This means cost should not be the controlling factor for replacements! A good replacement is one that minimizes risk AND reduces the cost of a system, versus reducing cost and accepting a higher potential for risk.

2. Axis Stability

Inertia matching is very important and often overlooked.  A servo replacement should have the same rotor inertia as the existing motor, or be as similar as possible.  The goal is to keep the stability of a system consistent when the new servo is introduced.  This of course assumes the existing system already has the desired stability.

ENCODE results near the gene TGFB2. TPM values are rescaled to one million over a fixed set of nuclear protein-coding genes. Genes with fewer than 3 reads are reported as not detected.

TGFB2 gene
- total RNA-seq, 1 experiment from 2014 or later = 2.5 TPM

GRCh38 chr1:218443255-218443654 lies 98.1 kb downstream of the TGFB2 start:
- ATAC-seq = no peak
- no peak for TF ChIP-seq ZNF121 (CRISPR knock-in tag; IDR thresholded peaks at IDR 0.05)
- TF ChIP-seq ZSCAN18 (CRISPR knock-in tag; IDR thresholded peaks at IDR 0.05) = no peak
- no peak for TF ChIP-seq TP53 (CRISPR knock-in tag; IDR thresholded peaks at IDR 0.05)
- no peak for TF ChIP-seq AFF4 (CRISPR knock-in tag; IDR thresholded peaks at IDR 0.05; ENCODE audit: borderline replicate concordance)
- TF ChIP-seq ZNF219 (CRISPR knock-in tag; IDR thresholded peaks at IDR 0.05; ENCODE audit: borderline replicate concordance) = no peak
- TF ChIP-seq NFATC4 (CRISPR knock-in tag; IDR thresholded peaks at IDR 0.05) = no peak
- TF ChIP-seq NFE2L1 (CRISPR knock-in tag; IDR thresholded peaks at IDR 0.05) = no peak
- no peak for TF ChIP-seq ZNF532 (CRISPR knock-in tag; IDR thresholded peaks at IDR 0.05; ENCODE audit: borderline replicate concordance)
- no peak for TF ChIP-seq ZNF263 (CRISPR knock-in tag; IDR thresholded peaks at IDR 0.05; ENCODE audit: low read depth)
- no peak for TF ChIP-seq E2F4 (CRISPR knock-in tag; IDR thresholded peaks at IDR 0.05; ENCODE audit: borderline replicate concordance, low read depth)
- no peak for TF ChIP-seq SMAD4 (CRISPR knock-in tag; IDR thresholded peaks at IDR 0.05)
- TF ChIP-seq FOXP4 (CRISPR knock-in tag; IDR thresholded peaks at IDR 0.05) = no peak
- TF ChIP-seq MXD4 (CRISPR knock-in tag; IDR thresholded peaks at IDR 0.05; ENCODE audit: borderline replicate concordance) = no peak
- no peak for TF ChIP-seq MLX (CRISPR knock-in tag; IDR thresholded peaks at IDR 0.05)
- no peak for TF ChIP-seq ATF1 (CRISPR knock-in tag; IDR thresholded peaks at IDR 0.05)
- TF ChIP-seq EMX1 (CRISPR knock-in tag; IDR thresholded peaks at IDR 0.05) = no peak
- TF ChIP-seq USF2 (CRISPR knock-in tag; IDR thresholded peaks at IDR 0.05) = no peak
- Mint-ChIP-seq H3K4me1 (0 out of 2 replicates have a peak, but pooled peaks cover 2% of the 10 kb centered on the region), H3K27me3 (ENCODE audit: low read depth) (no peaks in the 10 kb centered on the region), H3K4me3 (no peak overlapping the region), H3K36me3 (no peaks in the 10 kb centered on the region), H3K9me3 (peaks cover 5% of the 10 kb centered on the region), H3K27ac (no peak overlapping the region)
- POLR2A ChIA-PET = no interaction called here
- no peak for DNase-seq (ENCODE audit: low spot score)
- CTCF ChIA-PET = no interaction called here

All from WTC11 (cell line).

If replacing a lower resolution system (i.e. tachometer, commcoder, or older resolver based system) it is often worthwhile to consider a high resolution sine-encoder feedback device, with resolution ≥ 220 counts per revolution (CPR). Doing so will give more flexibility when matching rotor inertias.  As a general rule, when improving feedback resolution with a high resolution device, the servo replacement should have at least one third of the inertia of the existing motor, though it’s preferred to have one half.  This method has been successfully applied in many applications.

3. Speed and Torque

Speed and torque matching is equally as important.  The performance of the replacement motor should meet or exceed the performance of the existing motor.  It is important to review the catalog values of each (i.e. continuous torque, rated speed) to ensure there are no shortcomings.